Bruce Weber, Montana Lutherie, may be able to supply you with: new thumbscrews, a new bar and threaded posts and/or a shorter base.

    (added: you should also check with Weber as it could be a warranty issue.)

    Hope that this helps,

    Vern Brekke
    Bridger Products

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    Orrig Onion HonketyHank's Avatar
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    Default Re: Tuning up a Traditional Brekke Bridge

    Thanks all yall up above (and any subsequent advice)!
    Adrian, thanks especially for suggestion to just lube the posts a bit - I gave each post a quick wipe with a birthday candle and both are now very smooth and easy to turn. I'm glad I don't have to "clean up" the threads.

    Verne, this one is the older one-piece saddle-support-and-posts - all brass.

    If I can get the threads to go all the way up the post, then I will definitely sand the bottom of the wood saddle so the brass bar is very slightly proud out of the slot it sits in. I'll probably also be sanding a bit off the top of the bridge base. Will let you know how things turn out
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  13. #11

    Default Re: Tuning up a Traditional Brekke Bridge

    Subsequent: Total removal of the thumbwheels might be just right; I’ve done that one to avoid weakening the wood. Benefit is solid contact between the two parts. Also, the hex detail, which I also might think a needless embellishment, can be entirely removed if the knurled part is threaded and the material is decent brass. And, if your rethreading of those posts turns out to be difficult - and it might be if they’re part of another piece and the diameter there could be awkward, you can also gain some adjustment by counterboring the hex part so that it slips over.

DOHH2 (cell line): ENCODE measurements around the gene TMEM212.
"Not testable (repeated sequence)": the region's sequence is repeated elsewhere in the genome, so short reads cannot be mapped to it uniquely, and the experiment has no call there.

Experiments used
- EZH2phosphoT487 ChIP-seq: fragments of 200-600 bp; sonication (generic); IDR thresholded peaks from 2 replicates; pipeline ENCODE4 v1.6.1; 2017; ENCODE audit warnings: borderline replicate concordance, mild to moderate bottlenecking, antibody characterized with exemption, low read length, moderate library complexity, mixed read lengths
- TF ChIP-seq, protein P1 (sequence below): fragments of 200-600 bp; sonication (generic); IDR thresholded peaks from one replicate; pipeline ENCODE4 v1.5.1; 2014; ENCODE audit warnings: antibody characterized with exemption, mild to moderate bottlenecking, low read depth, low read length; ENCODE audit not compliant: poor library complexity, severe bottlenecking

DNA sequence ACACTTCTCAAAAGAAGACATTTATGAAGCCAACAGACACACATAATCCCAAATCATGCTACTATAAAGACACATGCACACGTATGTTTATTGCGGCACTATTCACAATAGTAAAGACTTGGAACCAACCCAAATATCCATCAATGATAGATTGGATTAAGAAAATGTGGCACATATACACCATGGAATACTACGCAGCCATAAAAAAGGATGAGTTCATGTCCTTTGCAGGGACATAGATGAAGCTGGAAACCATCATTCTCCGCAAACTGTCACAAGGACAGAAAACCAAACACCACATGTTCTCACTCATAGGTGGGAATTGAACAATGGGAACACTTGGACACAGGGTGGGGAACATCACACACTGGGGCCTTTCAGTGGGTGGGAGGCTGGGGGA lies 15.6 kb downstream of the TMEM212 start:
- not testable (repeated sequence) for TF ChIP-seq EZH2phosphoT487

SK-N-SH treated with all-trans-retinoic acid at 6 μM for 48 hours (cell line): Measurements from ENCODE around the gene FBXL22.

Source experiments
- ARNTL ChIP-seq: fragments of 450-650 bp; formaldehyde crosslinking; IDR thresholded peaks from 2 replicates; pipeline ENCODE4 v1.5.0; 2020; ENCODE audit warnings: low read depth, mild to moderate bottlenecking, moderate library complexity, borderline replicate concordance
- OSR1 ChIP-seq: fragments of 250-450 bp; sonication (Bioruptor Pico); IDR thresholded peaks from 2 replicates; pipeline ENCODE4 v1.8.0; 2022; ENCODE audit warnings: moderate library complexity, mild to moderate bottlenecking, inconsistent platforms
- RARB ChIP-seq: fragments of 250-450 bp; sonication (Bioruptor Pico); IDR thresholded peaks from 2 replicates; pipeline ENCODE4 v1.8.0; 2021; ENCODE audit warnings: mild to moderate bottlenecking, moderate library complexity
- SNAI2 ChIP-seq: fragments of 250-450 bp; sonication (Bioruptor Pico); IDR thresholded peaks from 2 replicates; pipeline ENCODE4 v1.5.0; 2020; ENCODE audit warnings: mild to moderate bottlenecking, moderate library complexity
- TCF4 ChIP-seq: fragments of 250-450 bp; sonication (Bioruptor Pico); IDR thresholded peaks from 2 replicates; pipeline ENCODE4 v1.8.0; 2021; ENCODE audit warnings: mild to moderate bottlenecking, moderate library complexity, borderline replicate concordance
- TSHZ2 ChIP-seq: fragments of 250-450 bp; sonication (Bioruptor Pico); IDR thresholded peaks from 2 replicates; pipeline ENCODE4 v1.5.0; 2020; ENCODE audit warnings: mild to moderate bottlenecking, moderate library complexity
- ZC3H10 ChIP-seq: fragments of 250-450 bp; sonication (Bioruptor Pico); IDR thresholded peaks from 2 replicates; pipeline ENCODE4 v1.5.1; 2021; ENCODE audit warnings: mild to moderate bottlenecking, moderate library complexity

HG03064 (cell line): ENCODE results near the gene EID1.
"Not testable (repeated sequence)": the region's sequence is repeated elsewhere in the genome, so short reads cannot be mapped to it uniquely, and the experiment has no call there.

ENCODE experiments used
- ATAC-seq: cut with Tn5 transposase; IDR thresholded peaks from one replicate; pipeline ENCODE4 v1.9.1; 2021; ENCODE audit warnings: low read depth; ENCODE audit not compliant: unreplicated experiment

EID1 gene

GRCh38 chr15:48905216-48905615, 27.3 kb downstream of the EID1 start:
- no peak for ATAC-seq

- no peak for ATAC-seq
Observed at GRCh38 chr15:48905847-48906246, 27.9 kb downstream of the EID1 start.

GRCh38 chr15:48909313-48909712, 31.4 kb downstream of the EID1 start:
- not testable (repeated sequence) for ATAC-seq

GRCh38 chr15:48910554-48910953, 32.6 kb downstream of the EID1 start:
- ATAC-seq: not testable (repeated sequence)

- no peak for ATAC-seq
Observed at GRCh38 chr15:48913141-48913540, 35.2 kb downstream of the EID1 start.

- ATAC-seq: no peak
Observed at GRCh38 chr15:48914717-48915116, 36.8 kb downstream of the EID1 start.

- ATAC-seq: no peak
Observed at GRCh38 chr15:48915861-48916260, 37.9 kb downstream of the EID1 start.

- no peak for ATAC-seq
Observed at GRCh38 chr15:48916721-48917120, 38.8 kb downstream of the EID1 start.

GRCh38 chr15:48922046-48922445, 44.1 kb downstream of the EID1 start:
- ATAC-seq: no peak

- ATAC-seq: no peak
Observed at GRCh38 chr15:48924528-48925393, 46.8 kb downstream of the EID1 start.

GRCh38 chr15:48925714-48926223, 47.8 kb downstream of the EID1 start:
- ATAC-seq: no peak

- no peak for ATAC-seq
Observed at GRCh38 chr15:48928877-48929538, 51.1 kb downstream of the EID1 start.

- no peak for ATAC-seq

In any event, if you have to shorten (non-removable) screws and don’t have something like a Dremel, use fine sandpaper or risk snapping them off.

  14. #12
    Orrig Onion HonketyHank's Avatar
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    Default Re: Tuning up a Traditional Brekke Bridge

    TLDR: I did it and it plays a lot easier for me!

    What I did:
    1. Bought a 4-40 die for $5. Cut threads as far up the post as I could go. Helped a little but I didn't think it was enough. Counterbored a bit of the upper side of the thumbwheel. Helped a little more. But still it looked like I dropped only about a sixteenth of an inch in total (of total bridge and saddle height).
    2. Sanded another sixteenth of an inch off the top of the bridge footer.
    3. Cut about an eighth of an inch off each bridge post. That was enough to prevent poke through damage to mando top.
    4. Cleaned everything up and reassembled everything.

    I now have the action close to where I like it and can still go a bit lower. I have plenty of room to raise it, too. It really makes a difference. Glad I did it.
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  16. #13
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    Default Re: Tuning up a Traditional Brekke Bridge

    Hank, thanks for reporting back on what you ended up doing and how it worked out. Glad this is a success story!

    I like the candle wax trick much better than putting oil or some such near the top of the mando. Given a choice I think I'd use a tiny dab of paste wax for that rather than wax - I still wouldn't want it on the finish, but it's good for bare wood and possibly less messy to get off the finish than candle wax if there were a "spill".

  17. #14
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    Default Re: Tuning up a Traditional Brekke Bridge

    I use paraffin for lubrication as opposed to candle wax. Works well. Candles made out of beeswax will hold moisture, paraffin will not.